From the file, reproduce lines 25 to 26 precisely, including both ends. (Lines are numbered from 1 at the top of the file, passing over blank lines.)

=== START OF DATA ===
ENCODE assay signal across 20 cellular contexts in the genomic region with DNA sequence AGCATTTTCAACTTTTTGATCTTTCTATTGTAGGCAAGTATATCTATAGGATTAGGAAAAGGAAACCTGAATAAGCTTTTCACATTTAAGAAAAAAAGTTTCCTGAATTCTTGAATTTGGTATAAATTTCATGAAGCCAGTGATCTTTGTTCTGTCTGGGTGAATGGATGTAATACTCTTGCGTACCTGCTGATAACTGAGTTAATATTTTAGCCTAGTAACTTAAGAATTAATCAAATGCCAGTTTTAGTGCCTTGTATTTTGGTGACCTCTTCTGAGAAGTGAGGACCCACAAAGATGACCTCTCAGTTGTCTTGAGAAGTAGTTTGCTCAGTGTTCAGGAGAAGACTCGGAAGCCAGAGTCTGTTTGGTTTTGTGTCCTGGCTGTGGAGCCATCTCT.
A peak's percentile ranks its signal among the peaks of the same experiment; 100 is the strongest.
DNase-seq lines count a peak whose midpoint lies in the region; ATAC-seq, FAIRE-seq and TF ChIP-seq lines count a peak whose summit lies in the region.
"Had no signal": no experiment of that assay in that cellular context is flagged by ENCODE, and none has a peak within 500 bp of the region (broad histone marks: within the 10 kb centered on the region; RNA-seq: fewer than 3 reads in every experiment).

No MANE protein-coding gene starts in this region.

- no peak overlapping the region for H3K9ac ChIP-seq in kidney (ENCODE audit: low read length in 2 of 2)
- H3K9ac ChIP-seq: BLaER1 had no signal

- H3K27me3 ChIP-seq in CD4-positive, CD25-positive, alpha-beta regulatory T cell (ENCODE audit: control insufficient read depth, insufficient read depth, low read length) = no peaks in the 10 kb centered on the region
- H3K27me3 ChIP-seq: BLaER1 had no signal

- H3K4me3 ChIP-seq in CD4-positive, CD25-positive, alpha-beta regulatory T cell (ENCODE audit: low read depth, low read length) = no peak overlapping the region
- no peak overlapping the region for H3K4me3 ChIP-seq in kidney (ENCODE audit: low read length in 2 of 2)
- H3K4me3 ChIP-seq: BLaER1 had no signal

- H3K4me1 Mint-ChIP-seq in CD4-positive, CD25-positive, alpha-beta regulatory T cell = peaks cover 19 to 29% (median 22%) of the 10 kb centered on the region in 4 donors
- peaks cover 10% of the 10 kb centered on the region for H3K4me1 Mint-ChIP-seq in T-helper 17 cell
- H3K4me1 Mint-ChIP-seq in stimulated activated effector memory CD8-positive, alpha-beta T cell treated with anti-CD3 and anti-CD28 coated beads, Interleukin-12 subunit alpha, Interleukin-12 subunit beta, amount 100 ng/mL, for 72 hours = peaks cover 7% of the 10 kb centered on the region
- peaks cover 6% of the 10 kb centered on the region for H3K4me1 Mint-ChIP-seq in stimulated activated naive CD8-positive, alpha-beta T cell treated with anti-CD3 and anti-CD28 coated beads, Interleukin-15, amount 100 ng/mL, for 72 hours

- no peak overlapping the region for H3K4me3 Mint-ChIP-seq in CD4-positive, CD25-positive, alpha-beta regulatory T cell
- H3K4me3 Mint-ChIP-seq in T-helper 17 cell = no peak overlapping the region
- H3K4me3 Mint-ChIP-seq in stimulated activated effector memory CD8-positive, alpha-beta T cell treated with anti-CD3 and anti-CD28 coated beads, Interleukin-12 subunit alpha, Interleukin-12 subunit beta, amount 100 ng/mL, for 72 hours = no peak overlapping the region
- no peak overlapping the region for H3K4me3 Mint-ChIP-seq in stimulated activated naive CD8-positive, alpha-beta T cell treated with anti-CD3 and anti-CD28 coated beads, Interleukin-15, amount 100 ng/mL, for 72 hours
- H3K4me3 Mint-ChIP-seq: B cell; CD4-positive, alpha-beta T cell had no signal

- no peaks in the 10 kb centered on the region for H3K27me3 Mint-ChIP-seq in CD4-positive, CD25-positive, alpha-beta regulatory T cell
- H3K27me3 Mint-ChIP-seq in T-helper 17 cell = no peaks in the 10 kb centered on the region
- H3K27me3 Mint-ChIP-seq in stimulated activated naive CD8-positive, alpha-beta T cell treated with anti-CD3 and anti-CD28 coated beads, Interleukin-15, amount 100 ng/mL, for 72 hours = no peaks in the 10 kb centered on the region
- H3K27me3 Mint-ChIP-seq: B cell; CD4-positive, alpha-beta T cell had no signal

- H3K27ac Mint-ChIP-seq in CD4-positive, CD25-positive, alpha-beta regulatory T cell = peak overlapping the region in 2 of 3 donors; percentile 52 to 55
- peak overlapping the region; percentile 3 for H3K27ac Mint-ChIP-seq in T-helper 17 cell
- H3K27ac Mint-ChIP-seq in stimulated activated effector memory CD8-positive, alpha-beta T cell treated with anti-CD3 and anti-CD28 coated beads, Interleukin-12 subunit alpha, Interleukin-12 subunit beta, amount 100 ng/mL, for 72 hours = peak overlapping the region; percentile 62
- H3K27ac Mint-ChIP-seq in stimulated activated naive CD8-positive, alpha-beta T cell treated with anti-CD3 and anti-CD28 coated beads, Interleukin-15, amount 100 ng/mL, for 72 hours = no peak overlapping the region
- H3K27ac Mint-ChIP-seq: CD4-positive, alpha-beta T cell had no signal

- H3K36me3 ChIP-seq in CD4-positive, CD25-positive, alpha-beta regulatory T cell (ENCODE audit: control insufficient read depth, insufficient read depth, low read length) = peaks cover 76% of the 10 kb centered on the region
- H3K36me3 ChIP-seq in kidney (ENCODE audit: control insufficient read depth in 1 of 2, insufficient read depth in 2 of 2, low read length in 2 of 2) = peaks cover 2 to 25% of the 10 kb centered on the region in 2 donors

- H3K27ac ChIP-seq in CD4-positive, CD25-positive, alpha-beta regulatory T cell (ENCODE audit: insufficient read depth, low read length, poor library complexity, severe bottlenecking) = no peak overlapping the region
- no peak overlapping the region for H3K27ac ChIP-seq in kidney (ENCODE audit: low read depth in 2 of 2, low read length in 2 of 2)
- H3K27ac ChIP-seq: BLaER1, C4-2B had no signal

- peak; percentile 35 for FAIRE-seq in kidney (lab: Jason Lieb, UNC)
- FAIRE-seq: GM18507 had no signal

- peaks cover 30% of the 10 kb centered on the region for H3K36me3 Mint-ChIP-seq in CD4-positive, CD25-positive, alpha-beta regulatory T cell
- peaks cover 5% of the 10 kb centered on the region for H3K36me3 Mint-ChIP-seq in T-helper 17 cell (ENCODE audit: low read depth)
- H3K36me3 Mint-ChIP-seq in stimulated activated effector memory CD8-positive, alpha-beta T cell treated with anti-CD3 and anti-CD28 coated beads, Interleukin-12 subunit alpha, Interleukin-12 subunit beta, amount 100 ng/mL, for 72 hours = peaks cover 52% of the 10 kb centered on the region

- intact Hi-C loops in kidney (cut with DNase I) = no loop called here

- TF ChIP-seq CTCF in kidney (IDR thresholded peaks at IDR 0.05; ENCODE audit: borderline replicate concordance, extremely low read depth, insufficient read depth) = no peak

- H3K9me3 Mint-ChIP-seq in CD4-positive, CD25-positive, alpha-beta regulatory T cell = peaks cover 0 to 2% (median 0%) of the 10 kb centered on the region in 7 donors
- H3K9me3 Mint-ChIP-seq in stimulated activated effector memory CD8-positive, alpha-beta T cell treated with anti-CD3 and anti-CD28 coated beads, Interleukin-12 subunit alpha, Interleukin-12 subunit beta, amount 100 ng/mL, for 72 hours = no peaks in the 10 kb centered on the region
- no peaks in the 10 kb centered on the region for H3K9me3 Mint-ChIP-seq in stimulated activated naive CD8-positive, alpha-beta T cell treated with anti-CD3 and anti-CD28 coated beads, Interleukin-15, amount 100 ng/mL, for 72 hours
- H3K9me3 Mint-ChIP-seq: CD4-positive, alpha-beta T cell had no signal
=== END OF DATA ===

- H3K27me3 Mint-ChIP-seq: B cell; CD4-positive, alpha-beta T cell had no signal

- H3K27ac Mint-ChIP-seq in CD4-positive, CD25-positive, alpha-beta regulatory T cell = peak overlapping the region in 2 of 3 donors; percentile 52 to 55